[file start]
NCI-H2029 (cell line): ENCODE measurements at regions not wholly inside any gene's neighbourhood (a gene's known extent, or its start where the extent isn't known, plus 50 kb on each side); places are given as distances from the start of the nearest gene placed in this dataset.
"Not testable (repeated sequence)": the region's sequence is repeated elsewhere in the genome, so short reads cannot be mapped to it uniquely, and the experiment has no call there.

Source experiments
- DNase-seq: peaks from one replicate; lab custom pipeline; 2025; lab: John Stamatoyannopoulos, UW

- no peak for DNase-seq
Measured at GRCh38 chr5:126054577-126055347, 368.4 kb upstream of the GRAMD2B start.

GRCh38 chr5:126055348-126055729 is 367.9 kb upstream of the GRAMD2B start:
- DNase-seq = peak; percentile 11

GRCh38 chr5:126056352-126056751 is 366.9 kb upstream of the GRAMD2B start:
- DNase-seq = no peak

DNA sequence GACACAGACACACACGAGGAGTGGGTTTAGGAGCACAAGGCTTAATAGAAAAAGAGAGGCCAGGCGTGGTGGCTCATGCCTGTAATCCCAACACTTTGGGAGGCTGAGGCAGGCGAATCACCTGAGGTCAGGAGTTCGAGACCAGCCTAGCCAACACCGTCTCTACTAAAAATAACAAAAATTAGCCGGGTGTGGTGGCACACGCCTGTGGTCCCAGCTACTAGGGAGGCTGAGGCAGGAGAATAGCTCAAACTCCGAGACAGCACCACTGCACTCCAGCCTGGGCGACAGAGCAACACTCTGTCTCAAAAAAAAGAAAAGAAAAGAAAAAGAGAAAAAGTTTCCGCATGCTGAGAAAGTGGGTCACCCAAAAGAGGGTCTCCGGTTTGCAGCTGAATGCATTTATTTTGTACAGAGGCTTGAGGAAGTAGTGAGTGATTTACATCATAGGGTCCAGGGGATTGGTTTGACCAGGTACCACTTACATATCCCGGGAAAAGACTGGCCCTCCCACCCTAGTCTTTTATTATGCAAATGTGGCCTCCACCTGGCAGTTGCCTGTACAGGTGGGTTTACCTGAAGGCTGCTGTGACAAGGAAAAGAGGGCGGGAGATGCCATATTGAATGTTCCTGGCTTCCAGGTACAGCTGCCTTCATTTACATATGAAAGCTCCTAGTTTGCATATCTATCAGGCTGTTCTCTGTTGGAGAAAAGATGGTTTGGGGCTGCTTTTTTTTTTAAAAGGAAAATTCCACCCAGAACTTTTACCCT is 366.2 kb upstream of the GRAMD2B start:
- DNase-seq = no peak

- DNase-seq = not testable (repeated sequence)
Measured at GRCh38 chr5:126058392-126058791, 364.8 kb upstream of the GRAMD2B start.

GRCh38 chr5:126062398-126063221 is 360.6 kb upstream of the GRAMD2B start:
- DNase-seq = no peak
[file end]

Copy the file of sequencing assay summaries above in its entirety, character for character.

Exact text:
NCI-H2029 (cell line): ENCODE measurements at regions not wholly inside any gene's neighbourhood (a gene's known extent, or its start where the extent isn't known, plus 50 kb on each side); places are given as distances from the start of the nearest gene placed in this dataset.
"Not testable (repeated sequence)": the region's sequence is repeated elsewhere in the genome, so short reads cannot be mapped to it uniquely, and the experiment has no call there.

Source experiments
- DNase-seq: peaks from one replicate; lab custom pipeline; 2025; lab: John Stamatoyannopoulos, UW

- no peak for DNase-seq
Measured at GRCh38 chr5:126054577-126055347, 368.4 kb upstream of the GRAMD2B start.

GRCh38 chr5:126055348-126055729 is 367.9 kb upstream of the GRAMD2B start:
- DNase-seq = peak; percentile 11

GRCh38 chr5:126056352-126056751 is 366.9 kb upstream of the GRAMD2B start:
- DNase-seq = no peak

DNA sequence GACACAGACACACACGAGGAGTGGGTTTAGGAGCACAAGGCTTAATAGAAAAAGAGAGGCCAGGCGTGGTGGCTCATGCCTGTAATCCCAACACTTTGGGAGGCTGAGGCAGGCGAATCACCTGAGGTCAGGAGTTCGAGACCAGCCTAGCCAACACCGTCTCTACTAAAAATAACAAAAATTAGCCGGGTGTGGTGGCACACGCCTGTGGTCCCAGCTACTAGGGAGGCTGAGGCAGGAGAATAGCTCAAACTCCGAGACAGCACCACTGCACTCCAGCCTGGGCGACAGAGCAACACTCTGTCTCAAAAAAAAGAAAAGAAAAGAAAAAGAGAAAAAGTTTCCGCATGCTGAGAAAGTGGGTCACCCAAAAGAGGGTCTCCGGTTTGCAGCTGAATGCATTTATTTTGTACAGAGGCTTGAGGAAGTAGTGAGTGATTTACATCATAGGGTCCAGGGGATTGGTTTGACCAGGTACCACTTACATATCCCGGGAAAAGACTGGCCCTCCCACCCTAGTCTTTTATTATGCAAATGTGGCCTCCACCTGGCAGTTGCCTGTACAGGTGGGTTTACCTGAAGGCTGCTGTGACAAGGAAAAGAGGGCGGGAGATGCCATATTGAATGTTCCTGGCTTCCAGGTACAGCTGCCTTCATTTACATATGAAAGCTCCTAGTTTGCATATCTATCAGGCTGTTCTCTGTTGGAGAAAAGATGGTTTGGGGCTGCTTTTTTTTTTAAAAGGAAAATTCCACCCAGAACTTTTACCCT is 366.2 kb upstream of the GRAMD2B start:
- DNase-seq = no peak

- DNase-seq = not testable (repeated sequence)
Measured at GRCh38 chr5:126058392-126058791, 364.8 kb upstream of the GRAMD2B start.

GRCh38 chr5:126062398-126063221 is 360.6 kb upstream of the GRAMD2B start:
- DNase-seq = no peak